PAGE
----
The Golden Zooms

The bar wasn’t very high for the 78th annual Golden Globe Awards and, clearly, that’s the way the members of the Hollywood Foreign Press like it.

In fact, co- hosts Tina Fey and Amy Poehler literally joked to us in TV promos leading up to Sunday’s ceremonies:

The stakes have never been lower!

Followed by:

Come on, you need this as much as we do.

You know it!

By any definition these awards are now, have been, and always will be, the equivalent of three slices of sheet cake after an 18-hour nightmare day of zoom calls.

Certainly there’s nothing wrong with that.  We all need our stress relievers.  Be they desserts, drugs, one-night stands or a triple margarita dinner. 

But in the halcyon non-pandemic, pre-insurrection days some or all of those would have followed a bad shift at work or seeing your ex at the movie theatre with a ridiculously hot new squeeze.

Not a year’s plus worth of semi-isolation, mask wearing (note: or defiance) and near encounters with armed government or citizen militia.

Not great… not great

This automatically elevates each guilty pleasure we now choose.  I mean, if you’re gonna devour three pieces of a tacky cake it better well g-d damned be sugary, chocolately and stick to your mouth buttery.

In the same way, if you willingly decide to spend three hours plus in front of your TV screen watching celebrities accept awards voted on by a bizarre group of 87 international entertainment journalists, none of whom are Black (Note: As we were continuously reminded of all during the show), well that show better darn well be as cheesy, hilarious and train wreck dramatic as an episode of anything you could watch anywhere else on TV during the past year.

You know, the awards show equivalent of Nicole Kidman (and her coats) in The Undoing

Which is, well, quite A LOT.

Given that very high LOW BAR, this year’s Globes were a bit of a… letdown. 

Oh sure, they weren’t entirely half-bad.  Many deserving film and TV artists won and both Tina and Amy snuck in a few clever bon mots.  (Note: They even enabled the perfect Maya Rudolph to cleverly wander onto the stage in full diva drag).

Not to mention, there were some lovely speeches from two legends: 98 year-old Norman Lear (Note: Laughter and family is the key to longevity, folks) and 83 year-old Jane Fonda (Note: Art historically leads our way so it must include diverse voices).

Hollywood royalty (and Jane, girl, you have never looked better)

And the heartfelt words of Chadwick Boseman’s widow, Simone Ledward Boseman, tearfully accepting his posthumous best actor honor for Ma Rainey’s Black Bottom:

He would say something beautiful, something inspiring, something that would amplify that little voice inside of all of us that tells you, ‘You can,’ that tells you to keep going, that calls you back to what you are meant to be doing…”

Still, given all of our current circumstances their words were ultimately dwarfed by the smallness of these awards from this very dubious of organizations.  Especially when it is compared to the largeness of the disorganization we are all experiencing daily in these strange end of times we’ve all been living through.

This feels right

So as much as I was personally thrilled for Andra Day’s win as best actress for resurrecting the spirit of Billie Holiday in The United States Vs. Billie Holiday, or the great Aaron Sorkin being rewarded for yet another seemingly unadaptable story with his screenplay for The Trial of the Chicago Seven, I couldn’t help but wonder –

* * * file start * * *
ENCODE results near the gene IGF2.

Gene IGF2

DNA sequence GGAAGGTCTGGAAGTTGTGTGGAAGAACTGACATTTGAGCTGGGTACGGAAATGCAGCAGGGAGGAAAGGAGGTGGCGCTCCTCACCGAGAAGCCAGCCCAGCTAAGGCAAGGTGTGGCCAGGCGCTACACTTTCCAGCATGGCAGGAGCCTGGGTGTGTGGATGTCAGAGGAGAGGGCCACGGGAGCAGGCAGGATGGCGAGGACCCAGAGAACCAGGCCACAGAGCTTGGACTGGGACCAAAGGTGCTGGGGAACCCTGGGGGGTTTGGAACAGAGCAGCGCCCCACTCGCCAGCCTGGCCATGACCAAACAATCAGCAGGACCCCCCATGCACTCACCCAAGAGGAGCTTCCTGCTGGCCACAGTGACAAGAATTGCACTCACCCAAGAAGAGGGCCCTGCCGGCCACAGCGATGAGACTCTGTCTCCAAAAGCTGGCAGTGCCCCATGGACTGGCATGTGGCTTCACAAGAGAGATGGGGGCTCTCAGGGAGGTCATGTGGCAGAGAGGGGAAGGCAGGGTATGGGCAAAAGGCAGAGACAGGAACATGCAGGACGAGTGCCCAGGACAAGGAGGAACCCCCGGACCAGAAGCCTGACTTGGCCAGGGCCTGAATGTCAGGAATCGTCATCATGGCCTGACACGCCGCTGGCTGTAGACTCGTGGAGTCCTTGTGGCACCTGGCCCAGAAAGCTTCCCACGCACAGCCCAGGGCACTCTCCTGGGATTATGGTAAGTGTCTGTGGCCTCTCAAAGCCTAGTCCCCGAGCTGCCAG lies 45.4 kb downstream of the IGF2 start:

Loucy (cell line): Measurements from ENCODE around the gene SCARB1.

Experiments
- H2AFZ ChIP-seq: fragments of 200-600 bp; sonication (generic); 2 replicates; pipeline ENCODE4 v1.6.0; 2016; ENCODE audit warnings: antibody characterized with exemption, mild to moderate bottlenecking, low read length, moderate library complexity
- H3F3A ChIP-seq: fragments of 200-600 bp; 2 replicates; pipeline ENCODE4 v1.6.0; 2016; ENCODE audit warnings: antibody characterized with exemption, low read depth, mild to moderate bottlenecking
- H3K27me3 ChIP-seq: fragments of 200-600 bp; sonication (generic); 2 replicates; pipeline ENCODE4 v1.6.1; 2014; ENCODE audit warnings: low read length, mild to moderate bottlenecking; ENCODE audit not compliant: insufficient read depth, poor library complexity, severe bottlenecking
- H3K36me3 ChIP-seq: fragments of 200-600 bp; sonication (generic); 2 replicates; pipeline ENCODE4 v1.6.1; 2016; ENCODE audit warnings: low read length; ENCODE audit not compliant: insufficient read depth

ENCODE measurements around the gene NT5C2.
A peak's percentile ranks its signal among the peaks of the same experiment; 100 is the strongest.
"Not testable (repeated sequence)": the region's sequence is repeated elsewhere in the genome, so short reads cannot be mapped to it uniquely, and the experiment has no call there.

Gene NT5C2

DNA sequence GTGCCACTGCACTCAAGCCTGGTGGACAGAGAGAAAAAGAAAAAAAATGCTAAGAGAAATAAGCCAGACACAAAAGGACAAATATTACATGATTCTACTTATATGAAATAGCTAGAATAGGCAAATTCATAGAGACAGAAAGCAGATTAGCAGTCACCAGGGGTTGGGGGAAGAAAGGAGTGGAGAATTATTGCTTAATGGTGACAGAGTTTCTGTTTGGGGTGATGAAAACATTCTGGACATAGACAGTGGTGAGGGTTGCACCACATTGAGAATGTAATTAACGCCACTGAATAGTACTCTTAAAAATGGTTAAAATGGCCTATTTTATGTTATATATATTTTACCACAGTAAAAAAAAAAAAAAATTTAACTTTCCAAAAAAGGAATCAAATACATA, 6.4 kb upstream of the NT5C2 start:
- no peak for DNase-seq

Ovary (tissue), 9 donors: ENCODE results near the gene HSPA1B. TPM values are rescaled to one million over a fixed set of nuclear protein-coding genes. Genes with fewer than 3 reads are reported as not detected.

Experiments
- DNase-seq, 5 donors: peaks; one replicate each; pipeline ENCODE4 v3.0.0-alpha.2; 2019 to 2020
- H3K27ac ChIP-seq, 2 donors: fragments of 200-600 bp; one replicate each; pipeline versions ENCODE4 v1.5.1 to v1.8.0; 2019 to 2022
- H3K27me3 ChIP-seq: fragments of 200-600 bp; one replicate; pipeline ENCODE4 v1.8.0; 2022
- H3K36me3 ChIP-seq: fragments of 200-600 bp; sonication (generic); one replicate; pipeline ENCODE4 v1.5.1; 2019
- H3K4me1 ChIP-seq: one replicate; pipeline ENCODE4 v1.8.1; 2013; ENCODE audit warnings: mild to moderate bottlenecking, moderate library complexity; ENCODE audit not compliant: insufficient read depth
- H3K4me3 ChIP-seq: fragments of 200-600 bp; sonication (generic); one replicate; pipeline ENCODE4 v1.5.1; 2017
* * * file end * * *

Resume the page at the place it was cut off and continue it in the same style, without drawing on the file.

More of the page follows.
Why the hell am I watching three hours of celebrity zoom clips masquerading as a prime-time network TV special controlled by a group of people I and many of these recipients have little or no real respect for?

Too much?

Is this exaggeration? 

Jason’s sweatshirt sums it up pretty well

Well, maybe just a little bit.  Amy and Tina were live on different coasts.  Jane joined Amy live at the Beverly Hilton and presenters such as Chris Meloni (Note: Yes, SVU’s Stabler is back on NBC April 1st and No, that’s not April Fools) joined Tina live at NYC’s famed Rainbow Room.

In addition, a few real-life celeb couple presenters like Kyra Sedgwick and Kevin Bacon and Michael Douglas and Catherine Zeta-Jones, showed up non-socially distanced/actually touching in an effort to help us remember that human beings can still stand skin to skin in real time and in real life, live or even on a stage.

Was I expecting this? #mybrainisbroken

Still, these moments were few and far between. All other presenters went solo.  And those others who were close and unmasked could only be viewed in their homes or in a hotel room via another dreaded Zoom shot.  (Note: And by this time we all have learned to be suspect at the very sight of any person, place or thing that instantly pops up at us via a platform as fuzzy as that).

Is the Chair losing patience with all of this after more than year and taking it out on the Globes???  Or just lost it??

 Of course he is!!  And has!!

CHAIRY! Stay calm! Think about Jodi Foster’s dog!!!

But when you’re promised sheet cake and still get nothing more than a continuation of the very enlarged computer screen you’ve come there to avoid, then what else can you expect???

The following is a list of this year’s Golden Globe Winners:

“I’m So Tired” – The Beatles

I’m Going to Dreamland

** Minor Spoilers of Netflix’s Hollywood ahead **

I don’t know about anyone else but for the last few months I’ve been living in dreamland.

This is a good place to be for about 50% of the time, given the realities of a worldwide pandemic.  Which doesn’t change the fact that for the other half of the time it’s been, let’s face it, kind of nightmarish.

Yeeps

Of course, nightmares are also dreams, just ones that bring out strong feelings of fear, terror, distress or anxiety.  At least, that’s the dictionary definition.

Though most of us don’t think of dreams or dreamlands quite that way.